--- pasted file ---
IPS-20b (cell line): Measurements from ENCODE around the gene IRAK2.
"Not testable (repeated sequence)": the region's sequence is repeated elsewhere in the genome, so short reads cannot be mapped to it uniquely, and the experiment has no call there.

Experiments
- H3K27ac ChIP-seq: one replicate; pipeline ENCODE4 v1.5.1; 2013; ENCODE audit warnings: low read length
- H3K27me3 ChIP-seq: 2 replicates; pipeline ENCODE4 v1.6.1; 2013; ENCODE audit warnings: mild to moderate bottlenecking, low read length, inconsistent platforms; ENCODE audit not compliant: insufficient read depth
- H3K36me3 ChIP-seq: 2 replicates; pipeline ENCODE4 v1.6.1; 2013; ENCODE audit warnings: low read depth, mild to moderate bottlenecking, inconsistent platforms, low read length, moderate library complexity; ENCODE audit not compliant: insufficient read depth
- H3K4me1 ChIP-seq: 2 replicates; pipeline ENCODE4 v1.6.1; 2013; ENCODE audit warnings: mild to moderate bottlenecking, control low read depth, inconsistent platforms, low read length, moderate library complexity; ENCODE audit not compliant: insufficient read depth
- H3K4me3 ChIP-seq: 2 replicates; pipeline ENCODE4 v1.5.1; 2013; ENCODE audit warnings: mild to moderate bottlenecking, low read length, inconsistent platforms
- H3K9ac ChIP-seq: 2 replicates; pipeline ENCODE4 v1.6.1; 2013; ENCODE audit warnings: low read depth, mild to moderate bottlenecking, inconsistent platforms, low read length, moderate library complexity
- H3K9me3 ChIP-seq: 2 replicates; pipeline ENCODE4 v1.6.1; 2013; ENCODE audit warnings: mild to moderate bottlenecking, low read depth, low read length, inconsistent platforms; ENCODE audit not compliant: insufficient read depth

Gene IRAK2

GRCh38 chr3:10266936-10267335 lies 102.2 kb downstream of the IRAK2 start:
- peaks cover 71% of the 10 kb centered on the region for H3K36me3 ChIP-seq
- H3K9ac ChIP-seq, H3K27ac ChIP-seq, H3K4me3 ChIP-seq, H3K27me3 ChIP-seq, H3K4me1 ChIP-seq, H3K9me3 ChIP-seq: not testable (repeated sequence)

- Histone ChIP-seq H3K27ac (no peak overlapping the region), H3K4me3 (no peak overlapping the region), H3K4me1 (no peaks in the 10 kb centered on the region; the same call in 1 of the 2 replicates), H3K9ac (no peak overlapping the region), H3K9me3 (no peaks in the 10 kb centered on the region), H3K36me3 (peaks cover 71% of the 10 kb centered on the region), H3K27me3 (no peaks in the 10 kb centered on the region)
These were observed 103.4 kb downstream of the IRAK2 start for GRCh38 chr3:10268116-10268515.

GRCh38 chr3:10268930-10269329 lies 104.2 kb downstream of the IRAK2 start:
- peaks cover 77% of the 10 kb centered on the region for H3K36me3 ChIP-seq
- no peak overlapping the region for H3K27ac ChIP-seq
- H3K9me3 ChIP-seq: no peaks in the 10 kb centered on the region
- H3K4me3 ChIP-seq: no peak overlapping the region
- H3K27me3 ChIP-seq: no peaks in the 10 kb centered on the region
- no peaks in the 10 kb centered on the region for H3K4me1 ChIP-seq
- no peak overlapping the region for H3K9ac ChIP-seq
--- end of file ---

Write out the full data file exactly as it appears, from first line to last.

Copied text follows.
IPS-20b (cell line): Measurements from ENCODE around the gene IRAK2.
"Not testable (repeated sequence)": the region's sequence is repeated elsewhere in the genome, so short reads cannot be mapped to it uniquely, and the experiment has no call there.

Experiments
- H3K27ac ChIP-seq: one replicate; pipeline ENCODE4 v1.5.1; 2013; ENCODE audit warnings: low read length
- H3K27me3 ChIP-seq: 2 replicates; pipeline ENCODE4 v1.6.1; 2013; ENCODE audit warnings: mild to moderate bottlenecking, low read length, inconsistent platforms; ENCODE audit not compliant: insufficient read depth
- H3K36me3 ChIP-seq: 2 replicates; pipeline ENCODE4 v1.6.1; 2013; ENCODE audit warnings: low read depth, mild to moderate bottlenecking, inconsistent platforms, low read length, moderate library complexity; ENCODE audit not compliant: insufficient read depth
- H3K4me1 ChIP-seq: 2 replicates; pipeline ENCODE4 v1.6.1; 2013; ENCODE audit warnings: mild to moderate bottlenecking, control low read depth, inconsistent platforms, low read length, moderate library complexity; ENCODE audit not compliant: insufficient read depth
- H3K4me3 ChIP-seq: 2 replicates; pipeline ENCODE4 v1.5.1; 2013; ENCODE audit warnings: mild to moderate bottlenecking, low read length, inconsistent platforms
- H3K9ac ChIP-seq: 2 replicates; pipeline ENCODE4 v1.6.1; 2013; ENCODE audit warnings: low read depth, mild to moderate bottlenecking, inconsistent platforms, low read length, moderate library complexity
- H3K9me3 ChIP-seq: 2 replicates; pipeline ENCODE4 v1.6.1; 2013; ENCODE audit warnings: mild to moderate bottlenecking, low read depth, low read length, inconsistent platforms; ENCODE audit not compliant: insufficient read depth

Gene IRAK2

GRCh38 chr3:10266936-10267335 lies 102.2 kb downstream of the IRAK2 start:
- peaks cover 71% of the 10 kb centered on the region for H3K36me3 ChIP-seq
- H3K9ac ChIP-seq, H3K27ac ChIP-seq, H3K4me3 ChIP-seq, H3K27me3 ChIP-seq, H3K4me1 ChIP-seq, H3K9me3 ChIP-seq: not testable (repeated sequence)

- Histone ChIP-seq H3K27ac (no peak overlapping the region), H3K4me3 (no peak overlapping the region), H3K4me1 (no peaks in the 10 kb centered on the region; the same call in 1 of the 2 replicates), H3K9ac (no peak overlapping the region), H3K9me3 (no peaks in the 10 kb centered on the region), H3K36me3 (peaks cover 71% of the 10 kb centered on the region), H3K27me3 (no peaks in the 10 kb centered on the region)
These were observed 103.4 kb downstream of the IRAK2 start for GRCh38 chr3:10268116-10268515.

GRCh38 chr3:10268930-10269329 lies 104.2 kb downstream of the IRAK2 start:
- peaks cover 77% of the 10 kb centered on the region for H3K36me3 ChIP-seq
- no peak overlapping the region for H3K27ac ChIP-seq
- H3K9me3 ChIP-seq: no peaks in the 10 kb centered on the region
- H3K4me3 ChIP-seq: no peak overlapping the region
- H3K27me3 ChIP-seq: no peaks in the 10 kb centered on the region
- no peaks in the 10 kb centered on the region for H3K4me1 ChIP-seq
- no peak overlapping the region for H3K9ac ChIP-seq